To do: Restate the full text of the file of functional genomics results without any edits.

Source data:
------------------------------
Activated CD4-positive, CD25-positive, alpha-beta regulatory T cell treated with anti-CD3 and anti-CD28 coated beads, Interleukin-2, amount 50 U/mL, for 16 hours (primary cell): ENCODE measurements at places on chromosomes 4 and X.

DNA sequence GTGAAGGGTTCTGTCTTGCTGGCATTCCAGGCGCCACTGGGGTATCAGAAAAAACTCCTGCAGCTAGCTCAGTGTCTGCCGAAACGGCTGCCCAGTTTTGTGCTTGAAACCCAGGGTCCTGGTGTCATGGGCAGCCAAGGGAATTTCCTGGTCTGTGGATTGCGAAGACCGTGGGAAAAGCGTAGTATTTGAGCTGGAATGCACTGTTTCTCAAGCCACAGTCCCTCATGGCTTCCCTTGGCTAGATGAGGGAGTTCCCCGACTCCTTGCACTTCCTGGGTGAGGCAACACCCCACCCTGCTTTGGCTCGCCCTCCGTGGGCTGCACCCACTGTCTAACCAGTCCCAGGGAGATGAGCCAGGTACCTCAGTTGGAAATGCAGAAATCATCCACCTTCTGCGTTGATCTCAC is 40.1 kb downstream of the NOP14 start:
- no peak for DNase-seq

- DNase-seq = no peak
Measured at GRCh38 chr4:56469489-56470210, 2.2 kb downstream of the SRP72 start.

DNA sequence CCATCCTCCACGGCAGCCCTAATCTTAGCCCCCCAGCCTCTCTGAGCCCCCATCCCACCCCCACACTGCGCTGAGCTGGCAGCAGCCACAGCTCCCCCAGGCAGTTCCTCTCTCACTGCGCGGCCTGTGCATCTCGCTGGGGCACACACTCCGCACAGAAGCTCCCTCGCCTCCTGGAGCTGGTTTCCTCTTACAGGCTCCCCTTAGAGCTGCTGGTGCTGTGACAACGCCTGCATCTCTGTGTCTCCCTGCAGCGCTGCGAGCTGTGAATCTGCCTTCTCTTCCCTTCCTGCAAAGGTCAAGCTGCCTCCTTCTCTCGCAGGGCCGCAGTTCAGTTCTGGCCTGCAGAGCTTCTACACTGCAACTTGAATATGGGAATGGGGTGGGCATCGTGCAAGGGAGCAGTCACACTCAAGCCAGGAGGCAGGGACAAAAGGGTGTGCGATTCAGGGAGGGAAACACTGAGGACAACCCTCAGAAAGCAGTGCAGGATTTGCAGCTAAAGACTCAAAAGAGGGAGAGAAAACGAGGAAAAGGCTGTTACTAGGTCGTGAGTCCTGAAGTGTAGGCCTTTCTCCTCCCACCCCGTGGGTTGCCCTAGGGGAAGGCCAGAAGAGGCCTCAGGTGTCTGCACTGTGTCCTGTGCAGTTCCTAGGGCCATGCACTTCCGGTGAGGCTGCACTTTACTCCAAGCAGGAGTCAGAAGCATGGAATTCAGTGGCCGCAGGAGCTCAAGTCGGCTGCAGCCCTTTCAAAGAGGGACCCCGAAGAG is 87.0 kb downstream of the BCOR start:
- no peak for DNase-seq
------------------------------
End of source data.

Activated CD4-positive, CD25-positive, alpha-beta regulatory T cell treated with anti-CD3 and anti-CD28 coated beads, Interleukin-2, amount 50 U/mL, for 16 hours (primary cell): ENCODE measurements at places on chromosomes 4 and X.

DNA sequence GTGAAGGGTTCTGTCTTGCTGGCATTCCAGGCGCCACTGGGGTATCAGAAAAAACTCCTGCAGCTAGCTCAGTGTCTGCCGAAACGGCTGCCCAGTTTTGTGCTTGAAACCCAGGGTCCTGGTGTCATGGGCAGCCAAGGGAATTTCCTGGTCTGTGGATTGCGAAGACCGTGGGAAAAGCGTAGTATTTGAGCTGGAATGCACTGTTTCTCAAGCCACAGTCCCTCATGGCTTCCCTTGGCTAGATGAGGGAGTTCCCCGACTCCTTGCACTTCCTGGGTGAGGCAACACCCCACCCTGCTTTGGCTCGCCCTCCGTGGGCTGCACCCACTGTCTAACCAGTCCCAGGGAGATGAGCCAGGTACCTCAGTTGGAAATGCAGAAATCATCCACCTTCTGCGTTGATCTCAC is 40.1 kb downstream of the NOP14 start:
- no peak for DNase-seq

- DNase-seq = no peak
Measured at GRCh38 chr4:56469489-56470210, 2.2 kb downstream of the SRP72 start.

DNA sequence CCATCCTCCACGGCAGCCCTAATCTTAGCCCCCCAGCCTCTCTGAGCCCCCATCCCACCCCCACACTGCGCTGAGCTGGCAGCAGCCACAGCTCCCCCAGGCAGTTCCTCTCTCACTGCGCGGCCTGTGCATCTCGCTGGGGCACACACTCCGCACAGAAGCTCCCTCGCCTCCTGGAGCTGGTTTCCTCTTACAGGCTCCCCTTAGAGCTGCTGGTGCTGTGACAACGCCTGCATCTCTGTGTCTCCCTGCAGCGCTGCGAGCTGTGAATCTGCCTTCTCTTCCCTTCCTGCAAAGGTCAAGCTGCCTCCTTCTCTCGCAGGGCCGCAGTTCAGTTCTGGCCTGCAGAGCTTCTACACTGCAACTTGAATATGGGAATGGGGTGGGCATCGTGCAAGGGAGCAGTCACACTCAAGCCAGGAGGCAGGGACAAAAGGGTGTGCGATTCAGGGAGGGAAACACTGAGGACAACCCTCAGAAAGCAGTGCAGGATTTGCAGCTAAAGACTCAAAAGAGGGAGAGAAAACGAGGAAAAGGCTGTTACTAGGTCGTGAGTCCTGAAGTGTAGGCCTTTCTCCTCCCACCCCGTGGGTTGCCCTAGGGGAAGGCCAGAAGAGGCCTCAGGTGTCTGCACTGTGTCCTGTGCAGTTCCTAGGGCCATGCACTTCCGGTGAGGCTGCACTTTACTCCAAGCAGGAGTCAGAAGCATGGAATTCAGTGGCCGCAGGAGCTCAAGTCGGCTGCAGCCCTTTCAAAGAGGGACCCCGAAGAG is 87.0 kb downstream of the BCOR start:
- no peak for DNase-seq